An ad pipes up on the radio in Manchester, New Hampshire: ‘Celebrate Presidents’ Day with us – we’re talking about the good presidents, not the current lot screaming for the job’. When a donut chain is decrying the decline of American politics, the world’s last superpower has a problem.
The ever-present American donut is actually not a bad analogy for the shape of the country’s political landscape: Unhealthy, unsubtle, and with a giant hole in the centre. So it was with a donut in one hand and coffee in the other that I rocked up to see the greatest political show on earth: the New Hampshire primary.
For those who have not watched all seven series of the West Wing (twice), the New Hampshire primary is the first state where supporters of the Democratic and Republican parties get to formally vote to choose their candidates for president. As a state with just 1.3 million people, about the same as Merseyside, the (at one stage) 17 Republican presidential candidates and three Democratic campaigns can afford to devote a great deal of time and money to individual voters to persuade them to their cause. At the extreme, Jeb Bush managed to spend $36m to come in fourth, an astonishing $1,150 per vote.
Much ink has been spilled on the extraordinary nature of this year’s contest. For months, expert commentators – including the data junkies at the famous fivethirtyeight.com blog – have predicted that the hyped outsider candidates would ultimately fail when it came to picking up crosses on ballot papers (or touches on screens).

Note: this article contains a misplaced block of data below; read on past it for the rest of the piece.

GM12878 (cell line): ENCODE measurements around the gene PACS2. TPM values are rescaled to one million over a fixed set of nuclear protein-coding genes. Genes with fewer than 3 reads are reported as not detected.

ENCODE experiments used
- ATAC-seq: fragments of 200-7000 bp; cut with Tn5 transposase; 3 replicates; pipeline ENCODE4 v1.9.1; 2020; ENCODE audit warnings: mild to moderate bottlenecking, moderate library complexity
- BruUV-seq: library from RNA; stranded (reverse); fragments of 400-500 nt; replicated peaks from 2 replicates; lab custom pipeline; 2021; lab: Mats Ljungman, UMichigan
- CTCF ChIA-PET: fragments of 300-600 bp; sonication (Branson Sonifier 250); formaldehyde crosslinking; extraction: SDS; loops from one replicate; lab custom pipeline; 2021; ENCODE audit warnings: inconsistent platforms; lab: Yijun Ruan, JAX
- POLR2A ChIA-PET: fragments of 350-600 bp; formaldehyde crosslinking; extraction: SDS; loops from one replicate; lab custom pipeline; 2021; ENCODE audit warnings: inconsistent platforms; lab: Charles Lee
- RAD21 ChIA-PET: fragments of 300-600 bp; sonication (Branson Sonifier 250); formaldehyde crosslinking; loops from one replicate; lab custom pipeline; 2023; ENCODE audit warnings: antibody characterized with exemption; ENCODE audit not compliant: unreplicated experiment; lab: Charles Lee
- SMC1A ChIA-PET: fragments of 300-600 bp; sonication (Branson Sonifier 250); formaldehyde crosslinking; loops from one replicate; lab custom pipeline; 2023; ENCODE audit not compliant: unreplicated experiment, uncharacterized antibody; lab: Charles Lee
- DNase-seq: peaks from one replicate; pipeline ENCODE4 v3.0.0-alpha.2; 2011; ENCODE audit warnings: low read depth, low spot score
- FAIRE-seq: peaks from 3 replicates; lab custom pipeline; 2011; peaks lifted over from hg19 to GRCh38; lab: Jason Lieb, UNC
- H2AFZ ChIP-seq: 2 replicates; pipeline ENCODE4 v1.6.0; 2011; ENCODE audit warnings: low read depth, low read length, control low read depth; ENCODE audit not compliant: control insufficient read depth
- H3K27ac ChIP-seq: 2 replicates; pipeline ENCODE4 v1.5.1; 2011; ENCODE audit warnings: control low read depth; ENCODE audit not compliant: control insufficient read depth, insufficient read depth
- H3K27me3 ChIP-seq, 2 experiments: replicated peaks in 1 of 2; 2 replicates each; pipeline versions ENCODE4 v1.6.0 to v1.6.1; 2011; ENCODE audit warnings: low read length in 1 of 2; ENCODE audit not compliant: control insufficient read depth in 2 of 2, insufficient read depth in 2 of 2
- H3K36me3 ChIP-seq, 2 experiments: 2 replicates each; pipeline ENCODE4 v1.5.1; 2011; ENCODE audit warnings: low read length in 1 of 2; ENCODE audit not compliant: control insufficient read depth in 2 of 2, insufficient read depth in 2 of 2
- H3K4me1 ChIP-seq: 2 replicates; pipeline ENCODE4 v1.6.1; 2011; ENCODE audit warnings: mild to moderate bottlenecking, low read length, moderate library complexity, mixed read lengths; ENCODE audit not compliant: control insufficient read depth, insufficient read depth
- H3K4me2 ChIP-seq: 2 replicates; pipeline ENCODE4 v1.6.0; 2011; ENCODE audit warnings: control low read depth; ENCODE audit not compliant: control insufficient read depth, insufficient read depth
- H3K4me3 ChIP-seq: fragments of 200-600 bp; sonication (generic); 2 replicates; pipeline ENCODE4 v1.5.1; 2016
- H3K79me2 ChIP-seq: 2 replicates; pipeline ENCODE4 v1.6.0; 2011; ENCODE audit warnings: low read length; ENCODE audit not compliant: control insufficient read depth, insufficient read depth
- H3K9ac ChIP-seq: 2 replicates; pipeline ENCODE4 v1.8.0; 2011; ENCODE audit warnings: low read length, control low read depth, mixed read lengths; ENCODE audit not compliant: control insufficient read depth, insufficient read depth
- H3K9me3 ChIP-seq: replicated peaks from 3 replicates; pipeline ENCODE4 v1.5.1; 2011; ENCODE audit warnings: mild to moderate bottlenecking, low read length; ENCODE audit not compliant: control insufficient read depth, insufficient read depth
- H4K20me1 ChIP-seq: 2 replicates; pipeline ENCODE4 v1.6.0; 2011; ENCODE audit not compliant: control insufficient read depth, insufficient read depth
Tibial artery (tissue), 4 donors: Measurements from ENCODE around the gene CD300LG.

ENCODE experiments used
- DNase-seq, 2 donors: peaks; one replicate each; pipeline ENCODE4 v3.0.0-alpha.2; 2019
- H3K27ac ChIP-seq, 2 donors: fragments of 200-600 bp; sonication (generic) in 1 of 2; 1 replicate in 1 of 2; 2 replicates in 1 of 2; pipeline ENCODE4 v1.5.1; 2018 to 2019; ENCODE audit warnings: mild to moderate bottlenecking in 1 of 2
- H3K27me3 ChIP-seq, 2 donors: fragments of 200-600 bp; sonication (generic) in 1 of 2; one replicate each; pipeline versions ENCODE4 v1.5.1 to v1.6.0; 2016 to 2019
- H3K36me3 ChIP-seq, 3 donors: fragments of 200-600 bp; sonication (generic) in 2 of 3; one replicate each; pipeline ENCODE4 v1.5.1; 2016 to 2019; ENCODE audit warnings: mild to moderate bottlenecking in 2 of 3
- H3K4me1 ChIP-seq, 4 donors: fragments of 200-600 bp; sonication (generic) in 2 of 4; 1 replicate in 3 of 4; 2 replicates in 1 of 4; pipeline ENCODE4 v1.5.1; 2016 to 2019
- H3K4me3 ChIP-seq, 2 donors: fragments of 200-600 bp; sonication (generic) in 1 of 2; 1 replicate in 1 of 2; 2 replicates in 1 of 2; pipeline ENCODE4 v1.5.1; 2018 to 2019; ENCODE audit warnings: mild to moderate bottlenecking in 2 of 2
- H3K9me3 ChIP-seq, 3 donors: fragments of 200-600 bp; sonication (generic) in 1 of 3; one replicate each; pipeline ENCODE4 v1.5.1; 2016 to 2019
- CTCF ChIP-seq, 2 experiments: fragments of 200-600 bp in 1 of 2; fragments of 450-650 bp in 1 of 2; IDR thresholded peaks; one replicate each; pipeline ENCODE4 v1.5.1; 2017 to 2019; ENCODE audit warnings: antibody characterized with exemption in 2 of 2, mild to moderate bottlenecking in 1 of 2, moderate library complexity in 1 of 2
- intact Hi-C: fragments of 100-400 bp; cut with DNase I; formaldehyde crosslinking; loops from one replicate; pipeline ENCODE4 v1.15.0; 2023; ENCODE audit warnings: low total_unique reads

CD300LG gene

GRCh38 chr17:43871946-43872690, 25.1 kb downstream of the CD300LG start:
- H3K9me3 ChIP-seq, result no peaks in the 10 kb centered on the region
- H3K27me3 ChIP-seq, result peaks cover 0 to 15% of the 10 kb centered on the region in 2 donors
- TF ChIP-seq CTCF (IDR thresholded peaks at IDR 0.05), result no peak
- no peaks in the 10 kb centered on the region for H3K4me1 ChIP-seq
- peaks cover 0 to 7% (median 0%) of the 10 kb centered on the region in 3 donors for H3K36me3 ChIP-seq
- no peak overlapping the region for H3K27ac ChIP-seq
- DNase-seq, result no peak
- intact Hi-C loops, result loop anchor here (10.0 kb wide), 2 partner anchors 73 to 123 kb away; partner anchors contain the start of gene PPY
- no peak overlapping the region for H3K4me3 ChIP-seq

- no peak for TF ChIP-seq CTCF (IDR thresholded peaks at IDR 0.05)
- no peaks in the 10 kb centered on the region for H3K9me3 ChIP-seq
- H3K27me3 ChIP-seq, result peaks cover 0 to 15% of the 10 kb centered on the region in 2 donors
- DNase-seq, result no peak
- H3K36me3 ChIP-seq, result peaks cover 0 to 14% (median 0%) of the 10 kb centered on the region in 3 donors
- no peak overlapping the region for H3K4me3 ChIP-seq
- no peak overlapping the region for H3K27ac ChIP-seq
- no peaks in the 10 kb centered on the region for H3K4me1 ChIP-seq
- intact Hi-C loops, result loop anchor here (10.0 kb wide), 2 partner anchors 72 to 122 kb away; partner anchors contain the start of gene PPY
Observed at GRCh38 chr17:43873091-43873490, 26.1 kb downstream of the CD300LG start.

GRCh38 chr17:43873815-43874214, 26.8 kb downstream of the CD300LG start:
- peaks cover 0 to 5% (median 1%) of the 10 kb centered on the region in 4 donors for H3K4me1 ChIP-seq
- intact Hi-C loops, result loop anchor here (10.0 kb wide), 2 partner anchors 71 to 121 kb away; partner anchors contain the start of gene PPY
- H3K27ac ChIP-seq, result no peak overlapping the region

But as Labour members know, the times really are a-changin’. Standing in the gym of Southern New Hampshire University, surrounded by the Clinton hack-ocracy and watching the results roll in on Twitter, it became clear that voters had chosen to stab the mainstream candidates in the front. With 17 governors and senators running on the Republican side, and one governor and former first lady/senator/secretary of state on the other, New Hampshire handed victory to a 74-year-old socialist and the star of a reality television show.
Not that you would have known that from inside the hall. As speakers blared out ‘Fight Song’ and attractive young activists led chants such as ‘I say Madam, you say President – Madam? President! Madam? President!’, you could be mistaken for thinking that Clinton Mark 2 had achieved the comeback her husband managed in 1992. But it was not to be.
One striking feature of presidential rallies is the time that candidates spend ‘working the rope line’ after their speech. This is not unlike the entrance of Ed Miliband to the Association for Better Milk fringe event at conference, except with metal barriers and Secret Service agents pushing through the crowd, giving evil eyes to anyone whose handshake lingers a little longer than it ought.
But then it was over. Once Hillary, Bill and Chelsea had taken their final selfies and the Sun, Earth, and Moon had left the room, the New Hampshire primary was tossed into history. No post-election drinks; no after-party. Just a bunch of activists heading out on snowy roads to their next stop: Brooklyn, New York for team HQ; South Carolina and Nevada for the field staff. And the race moves on.
This Saturday, the circus turns to Charleston and Savannah in the south, and Reno and Las Vegas out west. These are Hillary’s ‘firewall’ states, where African-American voters and Culinary Workers’ Union members will rally to the Clinton cause. Or will they?
By all accounts, the donut chain may have called it right. This year is not a year for good presidents. The screamers could yet get the last bite.
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